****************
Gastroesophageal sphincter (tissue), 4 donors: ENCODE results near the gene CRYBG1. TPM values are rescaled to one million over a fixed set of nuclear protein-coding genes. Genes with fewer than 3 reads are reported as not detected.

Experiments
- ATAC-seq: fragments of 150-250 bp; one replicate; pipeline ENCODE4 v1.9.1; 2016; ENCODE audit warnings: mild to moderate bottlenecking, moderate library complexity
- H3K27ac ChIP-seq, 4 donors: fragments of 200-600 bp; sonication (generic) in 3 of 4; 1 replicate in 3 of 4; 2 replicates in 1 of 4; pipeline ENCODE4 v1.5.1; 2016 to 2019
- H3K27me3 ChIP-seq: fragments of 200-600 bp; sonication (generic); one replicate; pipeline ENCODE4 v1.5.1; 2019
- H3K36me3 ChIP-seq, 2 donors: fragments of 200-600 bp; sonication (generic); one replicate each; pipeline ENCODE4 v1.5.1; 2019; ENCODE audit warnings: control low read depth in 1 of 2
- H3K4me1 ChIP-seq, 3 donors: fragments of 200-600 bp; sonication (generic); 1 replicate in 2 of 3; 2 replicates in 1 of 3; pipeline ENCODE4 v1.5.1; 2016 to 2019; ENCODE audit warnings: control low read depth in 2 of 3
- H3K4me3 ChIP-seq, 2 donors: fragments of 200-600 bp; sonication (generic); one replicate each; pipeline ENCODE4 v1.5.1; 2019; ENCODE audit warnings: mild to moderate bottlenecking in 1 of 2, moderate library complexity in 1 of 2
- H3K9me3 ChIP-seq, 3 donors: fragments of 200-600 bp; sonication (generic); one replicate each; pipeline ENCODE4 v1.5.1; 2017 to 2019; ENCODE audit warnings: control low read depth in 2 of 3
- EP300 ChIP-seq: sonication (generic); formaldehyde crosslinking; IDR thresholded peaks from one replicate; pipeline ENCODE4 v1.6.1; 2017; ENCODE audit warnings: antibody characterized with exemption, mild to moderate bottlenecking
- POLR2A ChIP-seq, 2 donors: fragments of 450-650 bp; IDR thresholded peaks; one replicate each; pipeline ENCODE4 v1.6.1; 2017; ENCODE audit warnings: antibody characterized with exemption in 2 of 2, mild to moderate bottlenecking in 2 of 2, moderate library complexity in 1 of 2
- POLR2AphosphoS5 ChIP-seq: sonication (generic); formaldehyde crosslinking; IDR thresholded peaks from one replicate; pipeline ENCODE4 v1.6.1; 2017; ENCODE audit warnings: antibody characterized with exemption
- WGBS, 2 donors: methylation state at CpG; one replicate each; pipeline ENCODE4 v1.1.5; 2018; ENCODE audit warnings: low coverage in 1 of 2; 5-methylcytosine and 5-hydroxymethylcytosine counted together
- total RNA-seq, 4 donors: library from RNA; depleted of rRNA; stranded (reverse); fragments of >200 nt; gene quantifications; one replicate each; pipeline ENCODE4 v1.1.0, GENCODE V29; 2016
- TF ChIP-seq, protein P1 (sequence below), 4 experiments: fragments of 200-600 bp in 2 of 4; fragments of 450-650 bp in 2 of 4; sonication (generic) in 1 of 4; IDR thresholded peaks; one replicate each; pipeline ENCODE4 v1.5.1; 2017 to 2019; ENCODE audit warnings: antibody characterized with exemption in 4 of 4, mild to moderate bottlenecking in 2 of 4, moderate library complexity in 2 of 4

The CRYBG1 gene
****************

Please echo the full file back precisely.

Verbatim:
Gastroesophageal sphincter (tissue), 4 donors: ENCODE results near the gene CRYBG1. TPM values are rescaled to one million over a fixed set of nuclear protein-coding genes. Genes with fewer than 3 reads are reported as not detected.

Experiments
- ATAC-seq: fragments of 150-250 bp; one replicate; pipeline ENCODE4 v1.9.1; 2016; ENCODE audit warnings: mild to moderate bottlenecking, moderate library complexity
- H3K27ac ChIP-seq, 4 donors: fragments of 200-600 bp; sonication (generic) in 3 of 4; 1 replicate in 3 of 4; 2 replicates in 1 of 4; pipeline ENCODE4 v1.5.1; 2016 to 2019
- H3K27me3 ChIP-seq: fragments of 200-600 bp; sonication (generic); one replicate; pipeline ENCODE4 v1.5.1; 2019
- H3K36me3 ChIP-seq, 2 donors: fragments of 200-600 bp; sonication (generic); one replicate each; pipeline ENCODE4 v1.5.1; 2019; ENCODE audit warnings: control low read depth in 1 of 2
- H3K4me1 ChIP-seq, 3 donors: fragments of 200-600 bp; sonication (generic); 1 replicate in 2 of 3; 2 replicates in 1 of 3; pipeline ENCODE4 v1.5.1; 2016 to 2019; ENCODE audit warnings: control low read depth in 2 of 3
- H3K4me3 ChIP-seq, 2 donors: fragments of 200-600 bp; sonication (generic); one replicate each; pipeline ENCODE4 v1.5.1; 2019; ENCODE audit warnings: mild to moderate bottlenecking in 1 of 2, moderate library complexity in 1 of 2
- H3K9me3 ChIP-seq, 3 donors: fragments of 200-600 bp; sonication (generic); one replicate each; pipeline ENCODE4 v1.5.1; 2017 to 2019; ENCODE audit warnings: control low read depth in 2 of 3
- EP300 ChIP-seq: sonication (generic); formaldehyde crosslinking; IDR thresholded peaks from one replicate; pipeline ENCODE4 v1.6.1; 2017; ENCODE audit warnings: antibody characterized with exemption, mild to moderate bottlenecking
- POLR2A ChIP-seq, 2 donors: fragments of 450-650 bp; IDR thresholded peaks; one replicate each; pipeline ENCODE4 v1.6.1; 2017; ENCODE audit warnings: antibody characterized with exemption in 2 of 2, mild to moderate bottlenecking in 2 of 2, moderate library complexity in 1 of 2
- POLR2AphosphoS5 ChIP-seq: sonication (generic); formaldehyde crosslinking; IDR thresholded peaks from one replicate; pipeline ENCODE4 v1.6.1; 2017; ENCODE audit warnings: antibody characterized with exemption
- WGBS, 2 donors: methylation state at CpG; one replicate each; pipeline ENCODE4 v1.1.5; 2018; ENCODE audit warnings: low coverage in 1 of 2; 5-methylcytosine and 5-hydroxymethylcytosine counted together
- total RNA-seq, 4 donors: library from RNA; depleted of rRNA; stranded (reverse); fragments of >200 nt; gene quantifications; one replicate each; pipeline ENCODE4 v1.1.0, GENCODE V29; 2016
- TF ChIP-seq, protein P1 (sequence below), 4 experiments: fragments of 200-600 bp in 2 of 4; fragments of 450-650 bp in 2 of 4; sonication (generic) in 1 of 4; IDR thresholded peaks; one replicate each; pipeline ENCODE4 v1.5.1; 2017 to 2019; ENCODE audit warnings: antibody characterized with exemption in 4 of 4, mild to moderate bottlenecking in 2 of 4, moderate library complexity in 2 of 4

The CRYBG1 gene